When Processing Speed Slows You Down

September 14, 2016 at 4:21 pm Leave a comment

Most of my young clients who are twice-exceptional have neuropsychological assessment scores that highlight a variety of slow processing speeds. That asynchrony between their intellectual abilities and their processing issues leads some parents and teachers to label these kids as lazy, willful, or inattentive.

Although these are common issues for kids who are twice-exceptional, few parents or teachers have the necessary training to recognize and then accommodate for these processing speed variations.

I was fortunate to find the book Bright Kids Who Can’t Keep Up by Ellen Braaten, h.D. and Brian Willoughby, Ph.D. Braaten is the Director of the Learning and Emotional Assessment Program at Massachusetts General Hospital and Assistant Professor Psychology at Harvard Medical School. Willoughby is a staff Psychologist at the Learning and Emotional Assessment Program at Massachusetts General Hospital and a faculty member at Harvard Medical School.

As the authors say, “In general, though, processing speed involves one or more of the following functions: the amount of time it takes to perceive information (this can be through any of the senses, but usually through the visual and auditory channels), process information, and/or formulate or enact a response. Another way to define processing speed is to say it’s the time required to perform an intellectual task or the amount of work that can be completed with a certain period of time. Even more simply, processing speed could be defined as how long it takes to get stuff done.”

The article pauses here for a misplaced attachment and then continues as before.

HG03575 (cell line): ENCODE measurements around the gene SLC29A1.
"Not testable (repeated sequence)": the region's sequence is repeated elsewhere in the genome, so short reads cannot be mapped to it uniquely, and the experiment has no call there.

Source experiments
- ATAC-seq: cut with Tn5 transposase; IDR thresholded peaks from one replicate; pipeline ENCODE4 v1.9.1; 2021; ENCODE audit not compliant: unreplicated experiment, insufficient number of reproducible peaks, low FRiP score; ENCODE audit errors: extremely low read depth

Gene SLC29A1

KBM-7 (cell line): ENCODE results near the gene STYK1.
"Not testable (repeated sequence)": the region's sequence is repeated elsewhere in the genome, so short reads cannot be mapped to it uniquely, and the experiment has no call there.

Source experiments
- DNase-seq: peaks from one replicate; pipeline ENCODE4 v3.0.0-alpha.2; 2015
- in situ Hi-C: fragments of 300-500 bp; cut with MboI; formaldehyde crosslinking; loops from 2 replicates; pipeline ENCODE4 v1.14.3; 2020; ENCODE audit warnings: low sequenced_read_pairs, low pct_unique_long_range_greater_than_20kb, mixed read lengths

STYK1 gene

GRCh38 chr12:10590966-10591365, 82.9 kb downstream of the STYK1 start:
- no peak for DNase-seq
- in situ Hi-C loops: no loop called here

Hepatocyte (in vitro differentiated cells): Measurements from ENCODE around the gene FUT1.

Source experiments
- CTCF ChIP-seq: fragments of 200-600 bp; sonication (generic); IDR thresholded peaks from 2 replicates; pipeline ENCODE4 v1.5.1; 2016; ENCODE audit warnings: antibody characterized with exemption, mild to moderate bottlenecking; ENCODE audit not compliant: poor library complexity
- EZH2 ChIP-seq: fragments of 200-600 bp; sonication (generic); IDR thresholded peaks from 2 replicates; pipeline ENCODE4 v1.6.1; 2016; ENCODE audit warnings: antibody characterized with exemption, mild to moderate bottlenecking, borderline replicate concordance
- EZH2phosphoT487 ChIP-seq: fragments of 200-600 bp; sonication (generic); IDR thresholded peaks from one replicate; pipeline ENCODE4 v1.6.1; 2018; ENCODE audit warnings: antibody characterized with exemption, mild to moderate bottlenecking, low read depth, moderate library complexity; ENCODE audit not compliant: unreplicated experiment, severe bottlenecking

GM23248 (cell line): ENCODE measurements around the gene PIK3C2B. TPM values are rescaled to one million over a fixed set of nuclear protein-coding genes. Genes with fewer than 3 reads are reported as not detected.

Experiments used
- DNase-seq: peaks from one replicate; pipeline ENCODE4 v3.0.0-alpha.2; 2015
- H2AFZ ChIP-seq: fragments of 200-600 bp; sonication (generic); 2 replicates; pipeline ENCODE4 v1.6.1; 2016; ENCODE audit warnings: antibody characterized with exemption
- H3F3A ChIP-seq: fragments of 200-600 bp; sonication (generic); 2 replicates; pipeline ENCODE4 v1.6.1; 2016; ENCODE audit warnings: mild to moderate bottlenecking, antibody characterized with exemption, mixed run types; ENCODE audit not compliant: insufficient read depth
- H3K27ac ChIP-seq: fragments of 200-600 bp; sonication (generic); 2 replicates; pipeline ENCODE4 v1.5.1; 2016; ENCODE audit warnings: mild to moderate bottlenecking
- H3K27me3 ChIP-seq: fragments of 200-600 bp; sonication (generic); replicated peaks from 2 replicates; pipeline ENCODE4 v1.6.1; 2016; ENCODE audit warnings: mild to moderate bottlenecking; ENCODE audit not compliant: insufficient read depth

The authors break processing speeds into three categories: visual processing (“how quickly our eyes perceive information and relay it to the brain”), verbal processing (“how quickly we hear a stimulus and react to it”), and motor speed (“fine motor agility, such as how fast we can copy something or put pegs in a board, rather than to how fast someone can run, for example”).

Processing speed issues are often an indication of other learning challenges including:

  • ADHD
  • Dyslexia
  • Nonverbal learning disabilities
  • Language-based learning disabilities
  • Autism spectrum disorders
  • Depression
  • Anxiety
  • Psychosocial stressors

Most kids who have slow processing speed may share some of these common issues:

  • Slow reading
  • Slow writing
  • Slow responses to questions
  • Slow responses to requests
  • Poor memory recall
  • Slow completion of work
  • Appear unmotivated or apathetic
  • Appear to be fidgety

For lots of detailed information on processing speed in the classroom and at home, this book is a wonderful resource.

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Entry filed under: Gifted Children, Parenting Gifted Children, Processing Speed, Twice-Exceptional. Tags: , , , , .

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